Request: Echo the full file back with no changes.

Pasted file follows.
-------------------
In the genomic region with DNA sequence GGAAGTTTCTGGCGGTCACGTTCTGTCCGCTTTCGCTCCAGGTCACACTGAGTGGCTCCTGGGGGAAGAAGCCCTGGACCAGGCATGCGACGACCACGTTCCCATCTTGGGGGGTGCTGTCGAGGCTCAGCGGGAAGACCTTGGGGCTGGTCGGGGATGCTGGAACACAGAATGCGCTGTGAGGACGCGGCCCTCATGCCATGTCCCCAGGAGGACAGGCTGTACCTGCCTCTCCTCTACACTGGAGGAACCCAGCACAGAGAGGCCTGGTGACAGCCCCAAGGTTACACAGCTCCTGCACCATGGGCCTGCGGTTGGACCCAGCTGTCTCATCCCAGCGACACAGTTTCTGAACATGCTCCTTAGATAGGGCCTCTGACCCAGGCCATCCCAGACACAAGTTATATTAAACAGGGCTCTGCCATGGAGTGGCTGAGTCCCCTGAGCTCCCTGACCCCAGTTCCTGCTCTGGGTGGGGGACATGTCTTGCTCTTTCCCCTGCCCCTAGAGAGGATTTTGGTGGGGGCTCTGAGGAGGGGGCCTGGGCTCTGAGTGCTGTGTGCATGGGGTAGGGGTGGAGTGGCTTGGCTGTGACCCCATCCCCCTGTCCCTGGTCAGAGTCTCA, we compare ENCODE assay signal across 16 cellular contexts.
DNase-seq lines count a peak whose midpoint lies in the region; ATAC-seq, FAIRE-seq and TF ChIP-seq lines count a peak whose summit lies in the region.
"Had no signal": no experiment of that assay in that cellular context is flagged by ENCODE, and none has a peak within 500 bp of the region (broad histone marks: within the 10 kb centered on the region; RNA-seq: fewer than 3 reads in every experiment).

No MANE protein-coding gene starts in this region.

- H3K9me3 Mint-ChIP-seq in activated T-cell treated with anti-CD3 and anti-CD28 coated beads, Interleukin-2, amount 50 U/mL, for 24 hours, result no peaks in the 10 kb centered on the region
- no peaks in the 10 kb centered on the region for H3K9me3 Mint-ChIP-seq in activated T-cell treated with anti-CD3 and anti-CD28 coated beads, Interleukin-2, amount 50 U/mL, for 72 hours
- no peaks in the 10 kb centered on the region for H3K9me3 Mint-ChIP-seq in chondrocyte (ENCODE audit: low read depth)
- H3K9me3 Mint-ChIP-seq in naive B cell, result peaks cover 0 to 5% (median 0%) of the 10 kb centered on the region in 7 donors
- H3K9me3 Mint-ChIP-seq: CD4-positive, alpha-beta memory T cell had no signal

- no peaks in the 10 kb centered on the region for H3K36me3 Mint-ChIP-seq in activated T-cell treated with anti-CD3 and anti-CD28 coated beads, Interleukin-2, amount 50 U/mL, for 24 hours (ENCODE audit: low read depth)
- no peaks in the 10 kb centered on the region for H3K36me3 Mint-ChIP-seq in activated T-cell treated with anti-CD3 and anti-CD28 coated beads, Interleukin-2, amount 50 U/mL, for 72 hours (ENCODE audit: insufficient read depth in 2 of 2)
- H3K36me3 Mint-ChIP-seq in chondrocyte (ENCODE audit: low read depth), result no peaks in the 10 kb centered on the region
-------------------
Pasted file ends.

In the genomic region with DNA sequence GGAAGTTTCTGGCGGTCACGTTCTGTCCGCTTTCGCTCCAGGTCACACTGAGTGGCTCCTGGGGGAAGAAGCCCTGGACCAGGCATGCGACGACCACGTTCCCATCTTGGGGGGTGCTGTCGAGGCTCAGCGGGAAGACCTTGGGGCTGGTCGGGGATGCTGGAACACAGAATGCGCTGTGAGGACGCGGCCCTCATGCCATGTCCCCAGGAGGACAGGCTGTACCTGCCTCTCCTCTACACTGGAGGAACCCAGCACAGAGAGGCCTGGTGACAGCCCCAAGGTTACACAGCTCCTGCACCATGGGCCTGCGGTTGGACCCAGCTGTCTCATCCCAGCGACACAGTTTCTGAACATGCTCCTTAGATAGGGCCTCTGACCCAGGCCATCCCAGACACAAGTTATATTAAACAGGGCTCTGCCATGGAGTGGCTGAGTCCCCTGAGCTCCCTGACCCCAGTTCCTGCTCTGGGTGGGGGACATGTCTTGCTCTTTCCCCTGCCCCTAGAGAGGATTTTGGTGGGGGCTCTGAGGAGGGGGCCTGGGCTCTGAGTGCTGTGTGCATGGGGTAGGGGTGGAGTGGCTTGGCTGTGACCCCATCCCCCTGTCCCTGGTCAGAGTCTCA, we compare ENCODE assay signal across 16 cellular contexts.
DNase-seq lines count a peak whose midpoint lies in the region; ATAC-seq, FAIRE-seq and TF ChIP-seq lines count a peak whose summit lies in the region.
"Had no signal": no experiment of that assay in that cellular context is flagged by ENCODE, and none has a peak within 500 bp of the region (broad histone marks: within the 10 kb centered on the region; RNA-seq: fewer than 3 reads in every experiment).

No MANE protein-coding gene starts in this region.

- H3K9me3 Mint-ChIP-seq in activated T-cell treated with anti-CD3 and anti-CD28 coated beads, Interleukin-2, amount 50 U/mL, for 24 hours, result no peaks in the 10 kb centered on the region
- no peaks in the 10 kb centered on the region for H3K9me3 Mint-ChIP-seq in activated T-cell treated with anti-CD3 and anti-CD28 coated beads, Interleukin-2, amount 50 U/mL, for 72 hours
- no peaks in the 10 kb centered on the region for H3K9me3 Mint-ChIP-seq in chondrocyte (ENCODE audit: low read depth)
- H3K9me3 Mint-ChIP-seq in naive B cell, result peaks cover 0 to 5% (median 0%) of the 10 kb centered on the region in 7 donors
- H3K9me3 Mint-ChIP-seq: CD4-positive, alpha-beta memory T cell had no signal

- no peaks in the 10 kb centered on the region for H3K36me3 Mint-ChIP-seq in activated T-cell treated with anti-CD3 and anti-CD28 coated beads, Interleukin-2, amount 50 U/mL, for 24 hours (ENCODE audit: low read depth)
- no peaks in the 10 kb centered on the region for H3K36me3 Mint-ChIP-seq in activated T-cell treated with anti-CD3 and anti-CD28 coated beads, Interleukin-2, amount 50 U/mL, for 72 hours (ENCODE audit: insufficient read depth in 2 of 2)
- H3K36me3 Mint-ChIP-seq in chondrocyte (ENCODE audit: low read depth), result no peaks in the 10 kb centered on the region